4) Offer a faster and better experience with new tools

To add on to this desire for efficiency, Gen Z are actively interested in services that make the shopping experience quicker and easier – especially if those services are new and interesting. An Accenture study on Gen Z shopping habits (https://www.accenture.com/t20170210T012359__w__/us-en/_acnmedia/PDF-44/Accenture-Retail-Customer-Research-Executive-Summary-2017.pdf) shows almost three-quarters of Gen Z shoppers are interested in or already using voice activated ordering, while 71% are interested in automatic reordering services. The greater willingness to use voice services for ordering and subscription services for replenishment indicates the strong desire for a more hands-off shopping experience, with far less of the hesitancy around data management of these newer services than the older generations.

For this reason, it’s wise to be bold with highlighting newer methods of service in the call to action of your youth-aimed paid video advertisements, and to make those services as streamlined as possible.

 

5) Understand the brand ‘experience’ is more important than ever

As might be expected of teens and young adults, Gen Z are very much concerned with the opinions of others around them, and how they themselves fit into those views. This goes both ways, including being more strongly influenced by word of mouth opinion, and being more inclined to share their own opinions with others through company websites and social media.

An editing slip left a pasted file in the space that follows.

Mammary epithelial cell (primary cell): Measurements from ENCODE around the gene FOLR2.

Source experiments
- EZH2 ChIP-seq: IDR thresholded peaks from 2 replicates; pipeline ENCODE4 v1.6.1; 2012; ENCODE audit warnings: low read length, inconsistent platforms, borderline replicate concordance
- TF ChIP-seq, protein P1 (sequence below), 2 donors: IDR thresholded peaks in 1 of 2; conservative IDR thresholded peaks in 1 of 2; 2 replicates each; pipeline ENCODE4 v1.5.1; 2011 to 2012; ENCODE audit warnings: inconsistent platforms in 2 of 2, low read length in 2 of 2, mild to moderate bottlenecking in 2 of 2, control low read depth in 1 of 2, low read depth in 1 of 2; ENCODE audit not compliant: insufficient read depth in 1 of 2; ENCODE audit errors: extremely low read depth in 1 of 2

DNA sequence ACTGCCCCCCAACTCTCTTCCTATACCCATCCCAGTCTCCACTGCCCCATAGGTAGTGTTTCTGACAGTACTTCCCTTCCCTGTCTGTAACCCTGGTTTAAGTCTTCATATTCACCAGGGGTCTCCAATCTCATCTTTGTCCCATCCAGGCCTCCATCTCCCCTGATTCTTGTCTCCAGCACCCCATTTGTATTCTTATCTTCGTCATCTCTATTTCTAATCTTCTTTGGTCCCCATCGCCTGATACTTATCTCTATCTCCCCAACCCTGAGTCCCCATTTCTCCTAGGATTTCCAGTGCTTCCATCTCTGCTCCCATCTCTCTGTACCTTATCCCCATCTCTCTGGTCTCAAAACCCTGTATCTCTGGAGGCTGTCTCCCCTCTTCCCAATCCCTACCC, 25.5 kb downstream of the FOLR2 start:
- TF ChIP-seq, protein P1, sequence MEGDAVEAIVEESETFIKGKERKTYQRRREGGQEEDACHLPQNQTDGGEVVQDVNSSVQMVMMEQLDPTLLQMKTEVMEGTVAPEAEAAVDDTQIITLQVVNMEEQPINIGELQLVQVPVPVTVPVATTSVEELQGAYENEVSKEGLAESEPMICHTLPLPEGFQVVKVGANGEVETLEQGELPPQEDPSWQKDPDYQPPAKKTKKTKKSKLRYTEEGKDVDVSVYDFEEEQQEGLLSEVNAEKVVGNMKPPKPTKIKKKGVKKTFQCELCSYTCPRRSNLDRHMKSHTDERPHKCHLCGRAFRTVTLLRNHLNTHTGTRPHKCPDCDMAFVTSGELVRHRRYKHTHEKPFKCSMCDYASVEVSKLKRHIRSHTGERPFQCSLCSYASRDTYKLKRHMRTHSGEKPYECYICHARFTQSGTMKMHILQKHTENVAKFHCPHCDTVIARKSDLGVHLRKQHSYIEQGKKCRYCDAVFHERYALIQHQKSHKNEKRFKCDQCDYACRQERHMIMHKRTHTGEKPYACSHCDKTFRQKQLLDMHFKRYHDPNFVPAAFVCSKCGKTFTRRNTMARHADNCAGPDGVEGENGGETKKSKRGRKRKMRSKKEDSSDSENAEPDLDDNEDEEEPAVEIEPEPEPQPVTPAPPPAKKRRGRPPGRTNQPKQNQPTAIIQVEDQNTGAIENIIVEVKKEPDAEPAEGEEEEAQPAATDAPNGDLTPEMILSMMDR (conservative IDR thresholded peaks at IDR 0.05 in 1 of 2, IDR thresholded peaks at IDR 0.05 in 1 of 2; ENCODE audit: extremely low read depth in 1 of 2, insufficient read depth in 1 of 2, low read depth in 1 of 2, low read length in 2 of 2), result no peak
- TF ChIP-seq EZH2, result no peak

It’s for this reason that making your brand a curated ‘experience’ that’s worth sharing is so important for maximum customer reach. This is especially true in store: for example, creating ‘instagrammable’ moments, interactive shopping experiences, and curated special events that are worthwhile sharing with their network on and offline.

Yes, you heard right: the in-store experience still matters to the youngin’s of today. Despite growing up as digital natives, in-store advertising still outranks social media as the most influential advertising medium for Gen Z’s. In fact, younger Gen Z’s (classified as 16-20 year olds in this GWI data: https://blog.gwi.com/trends/3-us-gen-z-retail-trends/) are the most likely to prefer shopping in-store vs online out of all age groups 57 and under.

Ironically, it’s likely this preference for a physical consumer experience is due to the ability to visually share experiences online. After all, people have to get their Instagram pics from somewhere, and the stronger the experience, the more valuable it is as sharable content.

So where does paid video advertising come into this? By acting as the missing link in the online/offline consumer flow experience. It goes a little something like this:

  • Jen Z browses her Instagram feed for new posts from her favourite teen food influencer and sees a paid video advertisement for a new boutique cookie shop downtown running a special opening day event. The video focuses on the visual experiences of customers with extravagant cookie ice cream floats and now Jen simply must check it out.
  • Jen Z heads in-store for the event and takes some photos of her experiences
  • Jen Z goes back home and posts her photos on Instagram
  • The cycle starts again as Jen’s feed is served with more curated ads based on her interactions and experiences.

Like with all well-constructed advertising campaigns, paid video advertising is at its best when it takes the wider shopping experience into account, and acts as a seamless extension of that experience.

Written by Maree Railton.